The most valuable products that Internet markets can create are those that enable their customers to solve a particular problem. The more unpleasant the problem, the more that they’ll want a solution. Your job, therefore, is to give them exactly what they need. You may have to ““dress it up” in the form of what they want, but then as you create it, include what they need in order to get what they want.
Many information products contain only some of what is needed to solve the problems that they claim to address.
Let’s think of an offline example. Even though such illustrations may not be the best for an online information business, in this case it should make the problem more clear.
Imagine that you’re in a town that you’ve never visited. You don’t know the street names or the layout. The town has a one-way system, too, and so you can’t drive down the streets looking for the location that you want because there’s only one way to do that.
So you ask someone for directions. You’ll find, if you haven’t done so already, that most people leave out important landmarks. They only remember some of the street names. They forget about the number of pedestrian crosswalks or traffic lights. And so when they explain how to get to a location, the instructions are incomplete.
That is what happens quite often when IM-ers create their products. They leave out important steps because they’ve either forgotten, or they think that everyone knows what they are.
A way to avoid this is to get all of the information you need to teach a solution and then to identify each piece by category. The categories are no more than two or three word summaries of the information contained in the idea. It’s difficult to give you an example because the possibilities are endless. The important thing is that the category names need to mean something to you. No one else will ever see them, at least not in this form.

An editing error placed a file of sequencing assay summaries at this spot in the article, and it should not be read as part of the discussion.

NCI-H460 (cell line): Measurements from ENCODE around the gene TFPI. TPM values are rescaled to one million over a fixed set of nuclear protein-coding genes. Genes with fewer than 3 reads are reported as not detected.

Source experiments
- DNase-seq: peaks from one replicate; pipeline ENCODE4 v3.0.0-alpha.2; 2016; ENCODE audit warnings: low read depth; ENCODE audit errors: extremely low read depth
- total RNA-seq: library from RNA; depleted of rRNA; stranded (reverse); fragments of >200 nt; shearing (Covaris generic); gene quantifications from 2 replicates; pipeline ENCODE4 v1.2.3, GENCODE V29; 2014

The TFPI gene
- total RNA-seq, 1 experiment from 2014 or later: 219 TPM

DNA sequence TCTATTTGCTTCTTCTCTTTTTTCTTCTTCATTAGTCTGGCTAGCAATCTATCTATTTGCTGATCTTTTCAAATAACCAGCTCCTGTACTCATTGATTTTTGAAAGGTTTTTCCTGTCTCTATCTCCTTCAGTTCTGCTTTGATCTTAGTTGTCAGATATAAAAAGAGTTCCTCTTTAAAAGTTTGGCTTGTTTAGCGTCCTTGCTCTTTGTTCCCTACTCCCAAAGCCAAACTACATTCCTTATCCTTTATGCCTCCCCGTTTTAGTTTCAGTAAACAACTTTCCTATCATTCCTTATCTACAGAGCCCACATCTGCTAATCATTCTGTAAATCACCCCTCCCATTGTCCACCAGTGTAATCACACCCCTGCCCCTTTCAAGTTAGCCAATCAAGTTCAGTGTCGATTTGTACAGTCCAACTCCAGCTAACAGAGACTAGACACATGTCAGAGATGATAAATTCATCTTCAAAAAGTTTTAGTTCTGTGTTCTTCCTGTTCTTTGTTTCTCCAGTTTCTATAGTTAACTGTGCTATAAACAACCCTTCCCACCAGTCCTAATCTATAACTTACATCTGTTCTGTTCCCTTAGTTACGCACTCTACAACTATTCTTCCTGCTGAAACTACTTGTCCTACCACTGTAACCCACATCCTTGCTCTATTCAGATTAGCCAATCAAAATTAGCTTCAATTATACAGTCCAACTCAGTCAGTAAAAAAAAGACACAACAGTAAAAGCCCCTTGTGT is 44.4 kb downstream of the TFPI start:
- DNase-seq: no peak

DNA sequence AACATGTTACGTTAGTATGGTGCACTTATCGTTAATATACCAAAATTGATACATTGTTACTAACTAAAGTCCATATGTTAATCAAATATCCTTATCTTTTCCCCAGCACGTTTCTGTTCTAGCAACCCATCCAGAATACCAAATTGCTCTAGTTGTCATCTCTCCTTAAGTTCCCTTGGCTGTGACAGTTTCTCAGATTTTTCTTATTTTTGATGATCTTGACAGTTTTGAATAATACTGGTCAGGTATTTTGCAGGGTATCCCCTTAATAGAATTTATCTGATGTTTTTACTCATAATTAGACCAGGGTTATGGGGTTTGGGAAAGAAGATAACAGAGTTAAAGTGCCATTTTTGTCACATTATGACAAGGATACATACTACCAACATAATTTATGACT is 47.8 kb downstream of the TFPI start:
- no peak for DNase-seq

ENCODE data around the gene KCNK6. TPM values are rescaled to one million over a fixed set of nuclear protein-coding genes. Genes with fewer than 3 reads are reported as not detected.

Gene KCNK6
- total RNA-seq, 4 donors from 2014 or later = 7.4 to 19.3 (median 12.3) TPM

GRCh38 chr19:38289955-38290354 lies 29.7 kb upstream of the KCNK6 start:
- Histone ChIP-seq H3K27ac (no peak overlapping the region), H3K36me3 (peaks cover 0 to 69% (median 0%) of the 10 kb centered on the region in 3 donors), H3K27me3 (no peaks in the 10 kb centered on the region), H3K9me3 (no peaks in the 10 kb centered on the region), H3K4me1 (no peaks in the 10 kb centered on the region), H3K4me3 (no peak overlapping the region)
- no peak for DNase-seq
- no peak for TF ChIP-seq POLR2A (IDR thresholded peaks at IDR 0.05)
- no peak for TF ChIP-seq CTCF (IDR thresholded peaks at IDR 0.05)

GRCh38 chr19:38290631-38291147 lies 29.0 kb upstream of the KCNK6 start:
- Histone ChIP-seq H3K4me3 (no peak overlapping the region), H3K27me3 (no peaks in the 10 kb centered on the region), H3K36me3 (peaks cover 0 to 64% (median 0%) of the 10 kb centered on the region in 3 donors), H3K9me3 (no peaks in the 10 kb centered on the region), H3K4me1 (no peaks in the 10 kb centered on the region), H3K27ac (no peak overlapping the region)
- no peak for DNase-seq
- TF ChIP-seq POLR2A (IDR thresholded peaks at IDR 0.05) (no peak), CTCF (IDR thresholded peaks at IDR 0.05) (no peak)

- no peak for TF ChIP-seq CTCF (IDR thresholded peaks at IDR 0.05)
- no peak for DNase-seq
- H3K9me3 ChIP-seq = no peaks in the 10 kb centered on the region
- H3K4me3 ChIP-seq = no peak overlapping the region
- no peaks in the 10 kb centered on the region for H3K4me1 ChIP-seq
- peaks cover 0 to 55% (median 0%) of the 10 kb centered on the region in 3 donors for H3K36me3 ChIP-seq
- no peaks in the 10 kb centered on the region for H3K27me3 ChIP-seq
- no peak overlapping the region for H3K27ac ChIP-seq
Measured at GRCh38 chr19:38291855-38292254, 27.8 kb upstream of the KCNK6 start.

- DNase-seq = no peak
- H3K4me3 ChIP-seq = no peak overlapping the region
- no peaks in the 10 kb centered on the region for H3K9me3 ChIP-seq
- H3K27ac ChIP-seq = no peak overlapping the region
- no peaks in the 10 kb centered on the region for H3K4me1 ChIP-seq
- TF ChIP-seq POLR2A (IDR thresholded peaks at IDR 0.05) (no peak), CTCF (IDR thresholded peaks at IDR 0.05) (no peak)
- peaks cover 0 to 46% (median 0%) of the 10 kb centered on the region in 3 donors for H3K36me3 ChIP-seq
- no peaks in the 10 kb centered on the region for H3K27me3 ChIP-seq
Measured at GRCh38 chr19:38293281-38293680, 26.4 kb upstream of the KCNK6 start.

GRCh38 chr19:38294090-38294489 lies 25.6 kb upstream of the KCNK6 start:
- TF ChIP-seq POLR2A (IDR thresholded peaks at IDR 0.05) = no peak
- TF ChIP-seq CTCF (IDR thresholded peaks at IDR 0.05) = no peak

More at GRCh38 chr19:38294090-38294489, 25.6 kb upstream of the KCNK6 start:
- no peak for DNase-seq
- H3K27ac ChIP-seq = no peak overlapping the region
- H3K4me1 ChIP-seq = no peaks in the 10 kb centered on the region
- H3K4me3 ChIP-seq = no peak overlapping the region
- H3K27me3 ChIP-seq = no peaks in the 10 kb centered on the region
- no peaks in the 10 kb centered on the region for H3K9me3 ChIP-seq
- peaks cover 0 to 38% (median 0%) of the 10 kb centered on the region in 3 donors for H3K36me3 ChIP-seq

Once you know what the categories are, you are ready to organize them. Quite often, IM-ers will skip steps in the product creation process. They do this to save time. But if you skip the wrong steps in the name of efficiency, you’ll just have to go back and do them again later. Creating categories and then organizing them will save you a lot of time; especially until you’ve had some practice creating products.
And because you’re organizing categories, instead of sentences, you’ll find that it’s much easier to work with all of the information that you’ve gathered together.
So, make a list of all of the category names that you’ve created, and then look at just them. Then arrange them in the order that you think will make the most sense to your customers.
Then take the ideas associated with each category, and move them into the same order as the newly organized categories. When you’ve done that, you’ll be ready for the next step.